Welcome to another Mini Challenge post for the Biannual Blogathon Bash! If you have no idea what I’m referring to, click on the image below to find out more. This weekend, nearly (if not just over) 100 bloggers have signed up to improve their blogs, and to possibly win valuable prizes to meet their blogging goals this year! Want to join us in the addictive fun??
This mini challenge is based on Ad Management for bloggers. I won’t be discussing how to get advertising (local businesses, PR Agencies, affiliate links, etc.), but will be talking about how to keep it all organized.
Cause if you haven’t heard yet, 2013 is the Year of Organization! 🙂
If you run a self-hosted WordPress site, you’re in luck.
There is an amazing ad management plugin available for all of your organizing needs. Seriously, all you have to do is input the basic info, such as the link the ad is supposed to go to, and upload the ad image, and then you”re simply dancing in the rain.
This program will then keep track, and give you stats on impressions and clicks. Heck, it will automatically create code to display your ads in blocks, such as 2 x 2 or 1 x 4, if those are display modes you’re looking for.)
“What’s this plugin called?” you ask.
Once installed, the simplest way to get started is by adding an ad. Just go to AdRotate > Manage Ads > Add New.
The areas that are most vital are the ones with the arrows to the right.
- Title should be straight forward, only you will see the name used. It’s use is to organize all of your ads in a feed (looks much like your list of posts within your dashboard), so you can use descriptive words such as “Company Ad 125×125”.
- AdCode is how the code will look once it’s placed on your blog. Until you’re ready to create your own code, with the options found on the right, you can use what I’ve been using for all of mine…
<span><a target=”_blank” href=”%link%”><img src=”%image%” border=”0″></a></span>
- Clicktracking – you’ll want to check the enable check box to activate it and then paste only the url of where your ad is going to. It’s also the “%link%” feature in the code above.
- Banner Image – you can either place the link of the image you have in the line beside “Media” or even upload the image to your WordPress Media Library.
All that is left is filling out the ad’s schedule on your site (this info is found a little lower down the New Ad page), and your ad is good to go!
See the adrotate banner=”24″ in the image above? That code can be placed in any widget, post or page on my site, so I won’t have to worry about copy and pasting a whole bunch of code for each ad, which make life *so much simpler*!
If you look in the text widget above, you’ll see adrotate banner=”7″ and adrotate block=”1″, yes there is a bit of table code, because I wanted these ads to sit side by side, as shown in the image example above on the right. The adrotate block though, is the entire collection of small ads. I didn’t have to write any code for those ads to sit on one top of each other, that was all taken care of by the plugin. Unfortunately, it’s not advanced yet to place a skyscraper on one side, and a series of small ads beside it, so I had to write that out myself.
One other “con” is that “Rotate” is a big part of this widget, you may only see 5 smaller ads on the side (’cause that’s the number of ads I chose), but I actually have 7 or 8 ads in that one collection. So if you refresh this page, you’ll see the ads rotate and change each time. It’s actually helpful so that I don’t have a massively long line of ads to display all at once. And if you have an ad that must remain on your site at all times, you can specify that by changing the “weight” of the ad (though since I’ve updated this plugin, that has now become a “Pro” feature that needs to be purchased.)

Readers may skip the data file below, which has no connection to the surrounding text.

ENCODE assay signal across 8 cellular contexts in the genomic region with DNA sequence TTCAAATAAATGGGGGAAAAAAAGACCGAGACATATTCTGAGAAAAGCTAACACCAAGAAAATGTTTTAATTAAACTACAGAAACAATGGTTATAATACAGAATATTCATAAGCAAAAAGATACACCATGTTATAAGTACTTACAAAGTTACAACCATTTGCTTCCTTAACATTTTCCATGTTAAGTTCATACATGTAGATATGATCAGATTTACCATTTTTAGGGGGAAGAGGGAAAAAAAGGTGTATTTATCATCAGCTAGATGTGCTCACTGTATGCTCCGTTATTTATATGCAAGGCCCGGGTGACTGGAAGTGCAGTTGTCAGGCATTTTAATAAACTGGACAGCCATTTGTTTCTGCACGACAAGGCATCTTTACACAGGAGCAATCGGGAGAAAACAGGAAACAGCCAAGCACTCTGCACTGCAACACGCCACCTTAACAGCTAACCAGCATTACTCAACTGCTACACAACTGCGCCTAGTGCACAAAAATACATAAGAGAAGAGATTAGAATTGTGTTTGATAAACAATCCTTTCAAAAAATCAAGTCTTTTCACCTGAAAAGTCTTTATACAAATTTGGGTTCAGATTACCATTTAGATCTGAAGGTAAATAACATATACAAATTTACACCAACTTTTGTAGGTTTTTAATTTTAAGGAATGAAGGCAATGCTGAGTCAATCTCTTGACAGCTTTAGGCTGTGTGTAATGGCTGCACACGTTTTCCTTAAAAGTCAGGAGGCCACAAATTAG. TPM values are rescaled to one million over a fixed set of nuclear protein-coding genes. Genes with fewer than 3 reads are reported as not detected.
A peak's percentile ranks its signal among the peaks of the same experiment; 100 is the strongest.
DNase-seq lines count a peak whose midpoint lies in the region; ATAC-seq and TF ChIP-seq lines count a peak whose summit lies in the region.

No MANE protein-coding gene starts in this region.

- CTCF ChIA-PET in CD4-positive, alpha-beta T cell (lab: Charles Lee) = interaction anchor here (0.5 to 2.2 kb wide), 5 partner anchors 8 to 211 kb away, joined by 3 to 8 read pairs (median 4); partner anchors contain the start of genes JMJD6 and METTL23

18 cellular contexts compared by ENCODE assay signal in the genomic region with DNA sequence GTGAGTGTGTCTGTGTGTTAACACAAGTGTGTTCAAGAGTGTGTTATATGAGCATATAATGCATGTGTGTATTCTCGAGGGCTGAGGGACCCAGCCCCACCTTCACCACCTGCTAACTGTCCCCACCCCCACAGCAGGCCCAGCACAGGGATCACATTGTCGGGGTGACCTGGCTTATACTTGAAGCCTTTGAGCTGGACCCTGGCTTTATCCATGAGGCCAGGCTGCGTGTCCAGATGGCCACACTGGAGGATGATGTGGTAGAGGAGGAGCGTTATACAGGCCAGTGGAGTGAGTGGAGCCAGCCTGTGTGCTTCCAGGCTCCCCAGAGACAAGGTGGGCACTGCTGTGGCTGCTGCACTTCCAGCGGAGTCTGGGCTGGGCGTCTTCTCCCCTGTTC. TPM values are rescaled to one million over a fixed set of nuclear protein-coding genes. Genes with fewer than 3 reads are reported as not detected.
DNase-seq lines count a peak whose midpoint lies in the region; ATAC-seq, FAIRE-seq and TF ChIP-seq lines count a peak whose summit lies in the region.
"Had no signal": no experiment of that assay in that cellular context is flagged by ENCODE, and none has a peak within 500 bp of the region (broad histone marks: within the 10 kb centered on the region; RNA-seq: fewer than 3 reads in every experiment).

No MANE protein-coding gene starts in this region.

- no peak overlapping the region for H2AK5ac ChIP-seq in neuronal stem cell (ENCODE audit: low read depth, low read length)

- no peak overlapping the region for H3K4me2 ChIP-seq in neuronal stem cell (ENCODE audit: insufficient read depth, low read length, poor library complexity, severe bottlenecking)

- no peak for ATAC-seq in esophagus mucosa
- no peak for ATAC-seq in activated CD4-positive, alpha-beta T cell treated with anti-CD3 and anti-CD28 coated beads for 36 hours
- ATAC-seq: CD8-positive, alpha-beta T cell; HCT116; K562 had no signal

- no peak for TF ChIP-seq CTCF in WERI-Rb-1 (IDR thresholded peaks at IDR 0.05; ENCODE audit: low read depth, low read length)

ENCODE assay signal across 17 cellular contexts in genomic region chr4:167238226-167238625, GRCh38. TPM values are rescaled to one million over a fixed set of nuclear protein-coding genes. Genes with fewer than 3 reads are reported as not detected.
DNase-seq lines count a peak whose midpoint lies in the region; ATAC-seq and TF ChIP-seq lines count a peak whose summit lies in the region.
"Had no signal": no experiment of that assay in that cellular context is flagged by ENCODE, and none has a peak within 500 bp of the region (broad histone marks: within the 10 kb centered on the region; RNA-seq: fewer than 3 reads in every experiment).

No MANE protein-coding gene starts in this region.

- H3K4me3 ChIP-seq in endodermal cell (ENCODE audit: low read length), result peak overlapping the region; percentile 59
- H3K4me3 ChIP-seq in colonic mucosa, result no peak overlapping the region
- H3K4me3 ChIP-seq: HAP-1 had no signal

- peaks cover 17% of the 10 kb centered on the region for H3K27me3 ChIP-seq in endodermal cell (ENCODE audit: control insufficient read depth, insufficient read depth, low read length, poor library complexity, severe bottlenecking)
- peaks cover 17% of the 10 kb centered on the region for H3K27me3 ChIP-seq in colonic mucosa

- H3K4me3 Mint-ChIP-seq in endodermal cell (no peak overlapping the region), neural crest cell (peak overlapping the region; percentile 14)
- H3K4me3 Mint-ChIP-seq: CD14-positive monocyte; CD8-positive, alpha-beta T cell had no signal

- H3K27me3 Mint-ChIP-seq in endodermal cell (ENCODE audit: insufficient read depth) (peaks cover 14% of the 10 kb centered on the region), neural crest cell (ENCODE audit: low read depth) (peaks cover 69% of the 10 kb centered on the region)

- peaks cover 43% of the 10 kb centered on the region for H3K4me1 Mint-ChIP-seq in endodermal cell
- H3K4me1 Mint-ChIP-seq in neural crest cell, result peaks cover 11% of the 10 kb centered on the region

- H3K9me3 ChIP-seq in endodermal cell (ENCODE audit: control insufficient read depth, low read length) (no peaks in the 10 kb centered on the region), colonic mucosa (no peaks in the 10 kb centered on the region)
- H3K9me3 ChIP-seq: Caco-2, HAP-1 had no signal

If you run on Blogger/WordPress.com
…or simply don’t want to use a plugin to manage your ads, you’ll need to do some manual work.
I have your back though! I’ve developed a basic excel file (.xlsx) that can be used to track your ads. It will hopefully be helpful in determining when an ad has to come off your site/renewed right away, or if you should take note that this needs to be taken care of soon.
Some of the bells and whistles include colour coding the end date. If you see a date in red, that means it needs to be renewed or taken down from your site. Yellow means that date is coming up within five days. It also can keep track of earnings for tax purposes.
Also, I’ve added a HTML Table cheat sheet in that same file, so that you can create ad blocks more or less on the fly, to make your ads look more uniform.
This file is really simple, and if you think its missing something, please let me know and I’ll attempt to edit.
My back up file is unfortunately not ready at this point (though I hope to have it ready by the end of the day), but I’m attempting to create a similar Google Drive version so that you don’t have to download anything at all (and if you don’t have excel, you won’t need it to work on the Drive.)
And time for the Mini Challenge!
This one is basically choose your own adventure.
#1 – If you don’t feel like you’ll ever place an ad on your site, do nothing, and just let me know in the comments that this isn’t your cup of tea.
#2 – If you’re ready, download the AdRotate plugin by going to Plugins > Add New > and search with the keyword “AdRotate”, it should be the first thing on the list. Comment below with any questions, or an “Yay! I did it!”
#3 – If AdRotate doesn’t work for you (even if you’re self-hosting WordPress,) download the excel document and either keep it for safe keeping for when you do start showing ads on your site, or fill in the blanks for the ads you currently run. If you don’t have excel, please leave a comment below and I’ll let you know asap when the Google Drive copy will be ready.